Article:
Rachel Conley was meant to be on a flight out of New Zealand the day after the earthquake struck, and she loved the country so much she had planned to return.
Instead, her family are among the hundreds who have become frustrated in waiting for news of their loved ones.
Police have defended the length of time it takes to properly identify bodies, but that is little comfort to the Conley family.
Rachel and a friend had just come out of the Southern Ink tattoo parlour in the central city when the earthquake hit.
"If she was in a building, she could be safely in a pocket," her stepmother, Deb Conley, told the Herald from Ohio.
But Rachel, who turned 27 the previous Friday, was on the footpath and the concrete awning of the building and the brick layers of the second floor came crashing down on her.
"Her friend saw it. She was holding her hand," Mrs Conley said.
The family had accepted the reality that Rachel probably did not survive, she said.
"She was a beautiful soul and I'm so blessed she was a part of my life. She had a good spirit. She was the kind of person who would break into spontaneous song and dance and breathe life into everyone around her."
Rachel had been doing a master's degree in business when she put everything on hold to go travelling. She had been working in a theatre school in Christchurch.
She loved music and had been in the parlour to get the lyrics, "There's nowhere you can be that isn't where you're meant to be", from the Beatles song All You Need Is Love tattooed on her back.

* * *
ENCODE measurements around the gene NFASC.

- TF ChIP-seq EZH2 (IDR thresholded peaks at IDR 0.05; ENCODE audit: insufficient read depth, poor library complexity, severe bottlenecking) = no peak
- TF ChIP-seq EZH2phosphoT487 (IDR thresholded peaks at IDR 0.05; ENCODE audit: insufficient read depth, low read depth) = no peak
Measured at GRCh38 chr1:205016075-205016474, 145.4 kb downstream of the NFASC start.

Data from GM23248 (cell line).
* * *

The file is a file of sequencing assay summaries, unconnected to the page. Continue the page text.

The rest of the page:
"And she was meant to be in New Zealand," Mrs Conley said.
"She was going to fly to Australia the next day and come home on March 21, but she was planning on going back to New Zealand. She loved the country, the people."
In the aftermath of the earthquake, the family had scoured photos of the disaster for a glimpse of their daughter, and used Google Maps to look at the spot where she was.
"Those are the things that have driven us crazy this week," Mrs Conley said.
She said she understood the process police had to follow, but the wait was agonising.
She has sent police photographs of Rachel, identifying marks such as tattoos, and has passed on the exact location she was thought to have been.
"Those dots could have been connected much quicker. I'm not being critical. It's hard on both sides. We're just waiting."
Superintendent Dave Cliff said he understood the families' agony, but the victim identification teams had to follow a thorough process.
"We have to have certainty that we don't return the wrong loved one to the wrong family ... We are doing everything we can to return loved ones to their families as fast as possible."
The Chief Coroner, Judge Neil MacLean, assured families yesterday that those who had died were being treated with respect.
But in most cases, he said, visual identification was not possible and fingerprints, DNA or dental records were needed.